Author Topic: Physical position noise for CCD chip for more resolution  (Read 2198 times)

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Offline daqq

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Physical position noise for CCD chip for more resolution
« on: July 23, 2015, 06:56:40 pm »
Hi guys,

I've been thinking: If you vibrated a CCD chip randomly by a small amount (say, 0.5 of its pixel) in both the X and Y direction, could this be used to add positional noise to the chip, then captured full frames randomly, shouldn't it be possible through some clever math to achieve some spacial equivalent of what you get with dithering for an ADC - essentially gain a higher spacial resolution?

If you just have a stationary CCD chip you can sample all you want, you will still be looking at the same points. But with some small vibration device (seeing as you have point sizes of several um these days, a MEMS vibration thingie on the PCB with the CCD chip should do it) you should be able to actually shift the point of view for each pixel, adding some dithering.

Thanks,

David
« Last Edit: July 23, 2015, 07:01:17 pm by daqq »
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Offline lukier

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Re: Physical position noise for CCD chip for more resolution
« Reply #1 on: July 23, 2015, 07:58:22 pm »
It is already there :)

https://en.wikipedia.org/wiki/Superresolution

And instead of vibrating the sensor you can just move the camera, run your favorite multi-view stereo algorithm to estimate the poses and do the same:

https://www.robots.ox.ac.uk/~vgg/publications/2003/Capel03/capel03.pdf
 

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Offline miguelvp

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Re: Physical position noise for CCD chip for more resolution
« Reply #3 on: July 24, 2015, 12:59:55 am »
As far as vibrating the CCD chip, some high end cameras do that but not for that purpose. As I recall they do it to shake the dust from the sensor if any got in there.

But that was many years ago, not sure if they still do that.
 

Offline Mechanical Menace

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Re: Physical position noise for CCD chip for more resolution
« Reply #4 on: July 24, 2015, 12:26:38 pm »
I'd try two tiny linear actuators (some sort of piezo device maybe?) that can move the CCD by 0.5 of a pixel. You've 4 positions to take samples from so four times the resolution, no fancy maths because you know the exact spacial relation between pixels already*, and obviously only one quarter the frame rate if you need the extra resolution in both directions.



*So just a matter of putting each pixels data in the right spot of memory.


EDIT: Just thinking about it something like this could be brilliant for people who want very high resolutions but don't need short exposures. Astronomical imaging for example. Especially if you could do increments smaller than 0.5 of a pixel. Need higher resolution? Well have 4 positions for each axis, 8, 16... Bigger pixel sizes on the CCD could even be an advantage in this sort of application.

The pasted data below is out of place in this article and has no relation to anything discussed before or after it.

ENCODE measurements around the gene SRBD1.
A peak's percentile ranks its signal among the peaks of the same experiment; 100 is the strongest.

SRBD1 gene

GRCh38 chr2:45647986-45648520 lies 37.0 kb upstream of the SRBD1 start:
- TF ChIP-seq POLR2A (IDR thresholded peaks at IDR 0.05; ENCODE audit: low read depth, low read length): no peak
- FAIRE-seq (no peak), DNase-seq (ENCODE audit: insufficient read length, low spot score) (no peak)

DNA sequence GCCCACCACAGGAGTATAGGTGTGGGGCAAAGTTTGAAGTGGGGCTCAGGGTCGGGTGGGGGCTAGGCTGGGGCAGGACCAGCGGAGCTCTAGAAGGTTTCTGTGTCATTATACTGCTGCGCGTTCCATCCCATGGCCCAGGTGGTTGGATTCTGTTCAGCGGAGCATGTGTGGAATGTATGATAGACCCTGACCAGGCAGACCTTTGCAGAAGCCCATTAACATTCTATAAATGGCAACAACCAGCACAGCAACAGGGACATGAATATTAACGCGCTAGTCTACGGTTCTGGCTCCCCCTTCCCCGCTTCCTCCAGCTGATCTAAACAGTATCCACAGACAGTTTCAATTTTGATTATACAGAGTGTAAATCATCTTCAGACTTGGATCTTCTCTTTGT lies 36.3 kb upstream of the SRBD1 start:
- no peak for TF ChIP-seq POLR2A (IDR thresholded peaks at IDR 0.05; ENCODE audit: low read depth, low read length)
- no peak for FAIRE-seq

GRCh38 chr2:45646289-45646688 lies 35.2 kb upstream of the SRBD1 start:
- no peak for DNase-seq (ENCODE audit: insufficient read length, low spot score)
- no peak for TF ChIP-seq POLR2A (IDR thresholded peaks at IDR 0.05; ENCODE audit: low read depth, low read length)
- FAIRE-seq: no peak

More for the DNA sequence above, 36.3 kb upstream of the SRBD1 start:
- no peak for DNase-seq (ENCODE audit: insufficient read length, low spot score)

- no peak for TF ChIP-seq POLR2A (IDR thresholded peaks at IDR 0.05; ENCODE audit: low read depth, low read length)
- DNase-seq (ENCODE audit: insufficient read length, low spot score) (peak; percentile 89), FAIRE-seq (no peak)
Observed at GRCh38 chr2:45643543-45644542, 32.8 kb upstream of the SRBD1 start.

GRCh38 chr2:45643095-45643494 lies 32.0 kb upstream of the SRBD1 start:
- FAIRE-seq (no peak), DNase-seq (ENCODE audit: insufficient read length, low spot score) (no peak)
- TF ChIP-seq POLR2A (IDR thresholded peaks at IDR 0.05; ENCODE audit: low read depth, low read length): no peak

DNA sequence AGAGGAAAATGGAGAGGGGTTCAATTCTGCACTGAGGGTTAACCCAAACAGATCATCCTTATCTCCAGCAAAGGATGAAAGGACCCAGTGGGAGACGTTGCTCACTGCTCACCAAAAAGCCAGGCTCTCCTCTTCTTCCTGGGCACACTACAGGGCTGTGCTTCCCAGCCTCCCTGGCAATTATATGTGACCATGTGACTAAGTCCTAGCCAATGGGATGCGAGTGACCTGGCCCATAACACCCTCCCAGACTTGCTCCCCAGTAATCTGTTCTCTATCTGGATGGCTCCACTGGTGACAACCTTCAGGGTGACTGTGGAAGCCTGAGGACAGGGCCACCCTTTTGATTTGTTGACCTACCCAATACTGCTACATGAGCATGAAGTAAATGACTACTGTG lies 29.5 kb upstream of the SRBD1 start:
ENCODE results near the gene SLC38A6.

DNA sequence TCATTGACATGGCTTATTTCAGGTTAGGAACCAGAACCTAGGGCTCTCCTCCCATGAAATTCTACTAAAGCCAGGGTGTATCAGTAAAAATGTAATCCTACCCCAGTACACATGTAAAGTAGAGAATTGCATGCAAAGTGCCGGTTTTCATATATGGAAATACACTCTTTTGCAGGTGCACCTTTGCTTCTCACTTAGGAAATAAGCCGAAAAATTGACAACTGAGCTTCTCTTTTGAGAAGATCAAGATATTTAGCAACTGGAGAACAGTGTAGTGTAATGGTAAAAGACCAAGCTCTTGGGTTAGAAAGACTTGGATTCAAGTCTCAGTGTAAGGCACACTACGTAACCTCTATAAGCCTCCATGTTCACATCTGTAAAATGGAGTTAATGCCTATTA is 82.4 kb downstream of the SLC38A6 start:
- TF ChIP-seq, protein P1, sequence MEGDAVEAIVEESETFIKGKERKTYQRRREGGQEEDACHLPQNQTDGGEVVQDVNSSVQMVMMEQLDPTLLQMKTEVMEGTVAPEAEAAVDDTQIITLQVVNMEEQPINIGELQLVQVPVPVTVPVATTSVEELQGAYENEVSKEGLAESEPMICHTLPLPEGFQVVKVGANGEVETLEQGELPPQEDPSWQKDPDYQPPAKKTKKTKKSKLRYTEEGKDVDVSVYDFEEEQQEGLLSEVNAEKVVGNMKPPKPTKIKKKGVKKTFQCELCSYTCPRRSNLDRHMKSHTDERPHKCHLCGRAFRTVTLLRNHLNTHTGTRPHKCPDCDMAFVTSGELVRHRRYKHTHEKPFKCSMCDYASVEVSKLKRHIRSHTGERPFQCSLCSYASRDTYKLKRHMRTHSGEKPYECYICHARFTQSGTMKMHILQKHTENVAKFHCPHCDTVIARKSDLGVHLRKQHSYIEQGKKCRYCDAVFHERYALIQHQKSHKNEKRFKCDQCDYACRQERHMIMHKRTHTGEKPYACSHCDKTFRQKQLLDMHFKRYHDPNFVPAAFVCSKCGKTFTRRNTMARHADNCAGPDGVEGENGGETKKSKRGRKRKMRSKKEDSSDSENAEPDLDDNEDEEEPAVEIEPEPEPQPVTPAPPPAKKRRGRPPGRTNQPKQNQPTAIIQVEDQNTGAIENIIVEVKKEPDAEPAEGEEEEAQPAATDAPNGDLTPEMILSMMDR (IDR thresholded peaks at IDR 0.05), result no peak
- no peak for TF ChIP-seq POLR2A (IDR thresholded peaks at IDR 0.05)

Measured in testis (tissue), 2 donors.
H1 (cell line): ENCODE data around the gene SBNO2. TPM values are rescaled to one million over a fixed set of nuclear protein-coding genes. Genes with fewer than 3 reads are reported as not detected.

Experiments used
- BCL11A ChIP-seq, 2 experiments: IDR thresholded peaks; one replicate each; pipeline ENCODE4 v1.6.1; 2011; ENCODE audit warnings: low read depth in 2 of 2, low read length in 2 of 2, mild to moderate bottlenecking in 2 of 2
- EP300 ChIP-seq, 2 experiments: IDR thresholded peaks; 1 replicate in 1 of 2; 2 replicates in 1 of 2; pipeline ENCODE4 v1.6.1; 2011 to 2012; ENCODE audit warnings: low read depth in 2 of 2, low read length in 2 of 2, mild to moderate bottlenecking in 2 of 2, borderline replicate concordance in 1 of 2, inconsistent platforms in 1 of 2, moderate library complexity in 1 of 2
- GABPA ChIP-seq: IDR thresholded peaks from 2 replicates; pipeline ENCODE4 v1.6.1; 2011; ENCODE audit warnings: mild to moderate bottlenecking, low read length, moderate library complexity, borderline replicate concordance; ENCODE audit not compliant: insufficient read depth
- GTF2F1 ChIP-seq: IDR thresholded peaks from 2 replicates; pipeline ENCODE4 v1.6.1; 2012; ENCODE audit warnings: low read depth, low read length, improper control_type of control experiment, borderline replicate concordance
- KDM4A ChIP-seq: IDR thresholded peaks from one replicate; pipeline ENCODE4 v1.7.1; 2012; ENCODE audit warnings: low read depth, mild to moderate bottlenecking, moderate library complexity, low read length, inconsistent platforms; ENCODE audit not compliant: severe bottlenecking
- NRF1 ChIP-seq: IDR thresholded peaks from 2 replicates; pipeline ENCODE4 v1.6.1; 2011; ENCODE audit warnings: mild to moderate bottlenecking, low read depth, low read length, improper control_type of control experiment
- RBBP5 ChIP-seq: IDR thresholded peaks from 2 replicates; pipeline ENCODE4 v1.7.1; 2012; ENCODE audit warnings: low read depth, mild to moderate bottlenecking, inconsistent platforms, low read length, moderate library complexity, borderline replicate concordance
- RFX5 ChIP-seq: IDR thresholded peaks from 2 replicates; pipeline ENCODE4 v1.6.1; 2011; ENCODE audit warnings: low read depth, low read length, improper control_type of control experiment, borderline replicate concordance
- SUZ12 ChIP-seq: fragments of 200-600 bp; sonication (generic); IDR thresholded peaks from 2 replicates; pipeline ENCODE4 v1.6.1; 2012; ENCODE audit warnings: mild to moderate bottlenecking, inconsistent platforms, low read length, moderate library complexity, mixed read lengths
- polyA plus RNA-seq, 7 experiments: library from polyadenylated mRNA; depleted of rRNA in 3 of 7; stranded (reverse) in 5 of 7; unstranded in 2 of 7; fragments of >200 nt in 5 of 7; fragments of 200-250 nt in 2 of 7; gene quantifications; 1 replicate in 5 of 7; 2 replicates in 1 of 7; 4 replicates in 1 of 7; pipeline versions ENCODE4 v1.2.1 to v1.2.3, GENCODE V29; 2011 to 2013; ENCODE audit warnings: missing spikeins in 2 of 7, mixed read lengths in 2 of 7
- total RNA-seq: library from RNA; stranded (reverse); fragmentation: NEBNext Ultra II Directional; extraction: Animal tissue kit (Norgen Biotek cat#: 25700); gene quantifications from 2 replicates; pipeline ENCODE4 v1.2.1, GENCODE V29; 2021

« Last Edit: July 24, 2015, 12:43:37 pm by Mechanical Menace »
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Offline daqq

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Re: Physical position noise for CCD chip for more resolution
« Reply #5 on: July 28, 2015, 08:22:02 am »
Thanks for the replies. As with all my ideas, it has been done  ;D
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Offline Halcyon

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Re: Physical position noise for CCD chip for more resolution
« Reply #6 on: July 28, 2015, 08:34:19 am »
As far as vibrating the CCD chip, some high end cameras do that but not for that purpose. As I recall they do it to shake the dust from the sensor if any got in there.

But that was many years ago, not sure if they still do that.

Not normally in video cameras but I can confirm my Canon digital SLR does it. It's presents a message on the screen when powering off and it's audible.
 

Offline encryptededdy

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Re: Physical position noise for CCD chip for more resolution
« Reply #7 on: July 28, 2015, 10:27:48 am »
FLIR actually does this in order to get higher resolution from some of their higher end thermal imagers. They call it "UltraMax": http://www.flir.com/uploadedFiles/Instruments/Products/T-Series/ultramax-technote.pdf

Quote
UltraMax uses the natural movement of the human body to capture an image set in which each image is slightly offset from the others. This results in a wealth of data that is much greater than any one image could provide. The data is combined to form an image that includes many more pixels of the target, resulting in a resolution greater than that of the original camera detector. The data is also used to create a clearer image, since pixel noise can be reduced through comparing similar points in multiple images.

FLIR UltraMax captures 16 thermal images in less than one second. These are stored on the camera as a single jpg file, and will appear as one image when viewed on the camera or in software. In the FLIR Tools environment, you can choose to enhance the image resolution. This is the UltraMax functionality. The enhanced image will have twice the original resolution and four times as many pixels. All pixels still include radiometric data, just as with normal FLIR thermal images.

As an example, the following 1280x960 image came from a 640x480 sensor;

 


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